Then, the unit glaze layers 16 are baked again at a temperature of e.g. 950-980 C., thereby fluidizing the glaze material. As a result, the inclined marginal surface 16B" of each unit glaze layer 16 is converted, by melting under surface tension, to a rounded marginal surface portion 16b continuous with a normal surface portion 16a, as shown in FIG. 19. Such a configuration of the unit glaze layer 16 is fixed upon subsequent curing thereof.

Apparently, the master substrate 13A" is cut at the division line PL for division into a plurality of unit head substrates after forming the resistor layer pattern 19 (FIG. 3 or 4), the conductor layer pattern 17 and the protective layer 21, as previously described.

According to any of the first to third methods described above, the rounded marginal surface portion 16b of each unit glaze layer 16 is made by the steps of forming a single master glaze layer, performing partial material removal of the master glaze layer adjacent to the division line PL, and performing secondary baking. As opposed to the prior art of FIGS. 20 and 21, the partial material removal of the master glaze layer can be carried out uniformly and accurately at a location where the master glaze layer initially has no edge, and the fluidization of the glaze material in the subsequent secondary baking occurs also uniformly regardless of the affinity of the glaze material relative to the master substrate. Thus, the rounded marginal surface portion 16b of the unit glaze layer 16 can be prevented from being undulated in the longitudinal direction.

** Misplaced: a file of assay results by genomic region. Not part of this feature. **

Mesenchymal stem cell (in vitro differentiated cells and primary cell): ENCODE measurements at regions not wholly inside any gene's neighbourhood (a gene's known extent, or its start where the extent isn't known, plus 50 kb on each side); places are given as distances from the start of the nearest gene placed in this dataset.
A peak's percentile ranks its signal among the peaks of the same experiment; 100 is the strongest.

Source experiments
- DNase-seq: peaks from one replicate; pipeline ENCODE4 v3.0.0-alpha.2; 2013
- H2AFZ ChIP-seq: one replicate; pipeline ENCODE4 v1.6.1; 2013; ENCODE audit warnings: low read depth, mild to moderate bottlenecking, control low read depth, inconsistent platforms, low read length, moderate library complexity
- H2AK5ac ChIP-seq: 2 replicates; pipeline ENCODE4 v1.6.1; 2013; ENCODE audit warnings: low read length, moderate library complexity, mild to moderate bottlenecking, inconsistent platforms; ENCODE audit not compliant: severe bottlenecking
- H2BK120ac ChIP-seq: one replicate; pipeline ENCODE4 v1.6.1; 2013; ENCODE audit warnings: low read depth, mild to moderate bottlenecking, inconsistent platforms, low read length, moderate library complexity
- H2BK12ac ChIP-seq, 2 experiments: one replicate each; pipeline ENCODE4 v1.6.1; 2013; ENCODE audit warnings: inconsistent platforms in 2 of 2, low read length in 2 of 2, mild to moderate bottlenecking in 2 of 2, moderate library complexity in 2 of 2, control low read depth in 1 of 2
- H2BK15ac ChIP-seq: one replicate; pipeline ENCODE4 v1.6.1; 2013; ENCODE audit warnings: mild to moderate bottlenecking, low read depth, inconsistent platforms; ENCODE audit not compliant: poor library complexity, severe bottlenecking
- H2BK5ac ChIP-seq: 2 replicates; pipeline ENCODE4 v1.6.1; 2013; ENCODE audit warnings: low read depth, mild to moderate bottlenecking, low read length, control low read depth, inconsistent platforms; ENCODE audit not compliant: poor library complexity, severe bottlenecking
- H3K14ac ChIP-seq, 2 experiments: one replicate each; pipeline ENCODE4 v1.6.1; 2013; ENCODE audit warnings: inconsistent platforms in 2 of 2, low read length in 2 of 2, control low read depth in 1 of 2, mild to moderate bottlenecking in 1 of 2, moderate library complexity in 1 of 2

As previously described, the heating dots strip 11 is located entirely or at least partially at the rounded marginal surface portion 16b of the unit glaze layer 16 where high linearity is realized in the longitudinal direction, as shown in FIG. 2 or 3. The heating dots strip 11 can be brought into uniform contact with the flat medium surface F over the entire length of the heating dots strip 11 even if the medium surface F is a surface of a relatively rigid plate such as plastic or metal plate.

According to any of the first to third methods described above, the formation and shaping of a glaze layer is performed collectively with respect to a plurality of unit head substrates by using a larger master head substrate. However, these methods may be also applied individually with respect to separate unit head substrates, in which case each of the unit head substrates may be regarded to have a longitudinal edge at or adjacent to each division line PL (see FIGS. 5-19) of the master head substrate.

The preferred embodiments of the present invention being thus described, it is obvious that the same may be varied in many ways. For instance, the respective thicknesses of the glaze layer 16, resistor layer 19, conductor layer 17 and protective layer 21 may be optionally selected within conventional ranges. Such variations are not to be regarded as a departure from the spirit and scope of the invention, and all such modifications as would be obvious to those skilled in the art are intended to be included within the scope of the following claims.

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Referenced by
Citing PatentFiling datePublication dateApplicantTitle
US6781614 *Jun 14, 2002Aug 24, 2004Datacard CorporationApparatus and method of printing on embossed cards
Classifications
U.S. Classification29/611, 216/27, 451/78, 347/201
International ClassificationB41J2/335
Cooperative ClassificationB41J2/3357, B41J2/3359, B41J2/3356
European ClassificationB41J2/335H3, B41J2/335N, B41J2/335H1